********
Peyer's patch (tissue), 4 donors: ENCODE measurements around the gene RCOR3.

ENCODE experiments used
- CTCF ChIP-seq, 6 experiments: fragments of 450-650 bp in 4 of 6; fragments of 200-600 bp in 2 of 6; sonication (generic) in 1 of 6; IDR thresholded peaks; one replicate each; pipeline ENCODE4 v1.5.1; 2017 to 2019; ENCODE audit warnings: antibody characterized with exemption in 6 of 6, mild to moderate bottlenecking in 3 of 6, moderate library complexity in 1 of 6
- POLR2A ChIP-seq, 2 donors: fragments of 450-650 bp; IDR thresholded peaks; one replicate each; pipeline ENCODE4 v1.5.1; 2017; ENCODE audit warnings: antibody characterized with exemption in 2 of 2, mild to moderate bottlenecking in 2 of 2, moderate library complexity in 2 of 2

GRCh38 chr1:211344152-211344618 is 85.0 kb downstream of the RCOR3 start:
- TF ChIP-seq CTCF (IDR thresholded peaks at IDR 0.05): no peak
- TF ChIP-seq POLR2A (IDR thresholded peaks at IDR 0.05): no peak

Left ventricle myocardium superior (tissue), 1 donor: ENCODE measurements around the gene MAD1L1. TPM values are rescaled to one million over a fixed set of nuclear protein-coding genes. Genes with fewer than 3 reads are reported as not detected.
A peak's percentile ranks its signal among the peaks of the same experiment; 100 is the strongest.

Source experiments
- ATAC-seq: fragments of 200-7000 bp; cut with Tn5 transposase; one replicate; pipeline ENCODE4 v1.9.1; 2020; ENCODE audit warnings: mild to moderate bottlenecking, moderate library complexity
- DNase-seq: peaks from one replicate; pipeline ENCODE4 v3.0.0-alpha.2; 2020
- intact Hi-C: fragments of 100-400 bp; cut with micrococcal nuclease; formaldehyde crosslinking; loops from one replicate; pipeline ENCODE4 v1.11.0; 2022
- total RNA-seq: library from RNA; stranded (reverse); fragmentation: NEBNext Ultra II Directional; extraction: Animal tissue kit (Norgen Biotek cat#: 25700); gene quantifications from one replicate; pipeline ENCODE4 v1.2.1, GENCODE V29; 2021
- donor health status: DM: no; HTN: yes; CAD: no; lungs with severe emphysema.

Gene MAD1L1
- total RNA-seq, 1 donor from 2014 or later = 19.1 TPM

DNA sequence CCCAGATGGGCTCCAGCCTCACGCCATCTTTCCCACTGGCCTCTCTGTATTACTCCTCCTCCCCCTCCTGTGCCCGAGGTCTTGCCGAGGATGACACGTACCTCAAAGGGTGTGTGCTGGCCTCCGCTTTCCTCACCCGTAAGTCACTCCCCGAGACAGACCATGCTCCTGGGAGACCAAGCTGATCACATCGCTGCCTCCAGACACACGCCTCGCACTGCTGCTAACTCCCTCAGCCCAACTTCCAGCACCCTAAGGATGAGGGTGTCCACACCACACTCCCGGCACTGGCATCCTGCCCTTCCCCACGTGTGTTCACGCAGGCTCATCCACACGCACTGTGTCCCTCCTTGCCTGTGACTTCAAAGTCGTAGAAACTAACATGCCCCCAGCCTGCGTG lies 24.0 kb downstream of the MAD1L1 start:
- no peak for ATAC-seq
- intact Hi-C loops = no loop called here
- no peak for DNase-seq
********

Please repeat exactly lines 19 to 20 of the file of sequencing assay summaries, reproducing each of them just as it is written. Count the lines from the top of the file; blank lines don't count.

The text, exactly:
- no peak for ATAC-seq
- intact Hi-C loops = no loop called here